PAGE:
19 December 2007

Chocolate, Caffeine, and Theobromine - Oh My!

Branching from a different discussion about migraines, dehydration, and caffeine, I wanted to look up whether caffeine was dehydrating - I knew it was a diuretic, but I wanted to know if it more directly dehydrated. And then I got sidetracked by an article about a parrot dieing from chocolate overdose. So rather than having any sort of coherent picture for you today, I present you with some snippits of facts about chocolate, caffeine, and theobromine.

  • "In healthy adults, caffeine's half-life is approximately 3–4 hours. In women taking oral contraceptives this is increased to 5–10 hours" [Wikipedia, original source] In other words, caffeine affects women on the Pill for twice as long as it does for most other adults, but it probably affects people not on the Pill more quickly and more strongly.

  • Caffeine on its own is a stimulant in the body. Caffeine metabolizes in the liver into three different other chemicals - most becomes paraxanthine (84%, takes fat out of storage and into the bloodstream, raising blood sugar levels, and sugar is a stimulant), theobromine (12%, diuretic and a stimulant, is present in chocolate and is why most people mistakenly think that chocolate has lots of caffeine), and theophylline (4%, a good asthma treatment, but in much higher concentrations than produced by caffeine metabolism, also raises blood pressure). Each of these by products appears to be created by removing a CH_3 from caffeine and replacing it with a Hydrogen, the only question is which one gets removed; each of them has further stimulant effects. [Wikipedia: Caffeine, Theobromine]

  • Chocolate contains both caffeine and theobromine, but significantly more theobromine, and only about as much caffeine as a cup of decaf coffee. Theobromine is often confused with caffeine however, and the media does not distinguish between the two, so the misconception that chocolate is a significant source of caffeine continues to perpetuate.

  • One of the ways caffeine works is that it "competes" with adenosine, so that it essentially stops adenosine from working. Adenosine is a depressant in the human nervous system, and its presence is related to the need for sleep; its lack means that dopamine instead begins to dominate - and dopamine is a stimulant, increasing heart rate and blood pressure.

  • In humans, theobromine has less of an effect on the nervous system than does caffeine, but has more of an effect on the heart. In addition, theobromine relaxes smooth muscles (ones that act involuntarily), such as dilating blood vessels (and thereby decreasing blood pressure) and bronchial tubes in the lungs (possibly explaining why I've always felt that caffeinated beverages help when I'm feeling allergic, as I also have allergy-triggered asthma).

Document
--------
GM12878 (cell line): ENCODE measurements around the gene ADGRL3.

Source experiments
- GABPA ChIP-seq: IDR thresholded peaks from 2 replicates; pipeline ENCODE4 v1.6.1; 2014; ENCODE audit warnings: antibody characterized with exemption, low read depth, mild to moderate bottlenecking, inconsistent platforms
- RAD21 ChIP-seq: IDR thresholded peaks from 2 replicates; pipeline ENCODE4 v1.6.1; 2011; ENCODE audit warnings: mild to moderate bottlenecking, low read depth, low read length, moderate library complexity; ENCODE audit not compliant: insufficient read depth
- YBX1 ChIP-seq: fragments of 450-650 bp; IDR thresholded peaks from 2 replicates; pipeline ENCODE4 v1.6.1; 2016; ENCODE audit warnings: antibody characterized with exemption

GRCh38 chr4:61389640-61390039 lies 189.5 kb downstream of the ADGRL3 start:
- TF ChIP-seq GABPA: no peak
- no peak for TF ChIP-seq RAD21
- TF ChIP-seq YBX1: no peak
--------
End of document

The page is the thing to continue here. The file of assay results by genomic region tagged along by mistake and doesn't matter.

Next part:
• For reasons unclear to me, most animals (including dogs, cats, and birds) process theobromine more slowly than humans, with the result that it affects them more strongly, leading to theobromine poisoning. Do NOT feed your pets any of your leftover holiday chocolates. It could be the last thing they eat.

Well, that's a bunch of disorganized facts for you. :-P I warn you of two things though, (1) "damnit Jim, I'm a doctor not an engineer!" I'm a astrophysicist, not a biologist, so it's possible I'm understanding some of this wrong; and (2) since I'm not on the clock, I used Wikipedia as my primary (nearly only) source rather than peer-reviewed journals, or even authoritative/reputable news sources, and as we all know, Wikipedia's biggest strength and weakness is that anyone can edit it. If you wish to contradict or clarify anything I mentioned here, I'd appreciate a concise quote from another source, as well as a link to it - I'm looking to learn! :)

ETA: Another link here to birds and theobromine.


Jeff Iversen said...

Great research! Alchohol is also a diuretic. I am wondering about the effect of some of the new energy drinks like "Sparks." They contain alchohol and caffeine. This is supposed to give you energy? All they need to do is put some nicotine in there and it would be complete. You could get a beer, a cigarette and a cup of coffee in one convenient beverage!
I talked to my vet about feeding chocolate to mey dog. He asked me how much my dog weighed (43#) and said that she would have to eat at least a pound of chocolate before it became a problem. I guess it would stop her from breathing.

Shane B Pereira said...

I'm interested what you write about the caffeine thing. What is the importance of it to our body? Some of my uncles use to drink coffee or tea very regularly so is there anything related to that?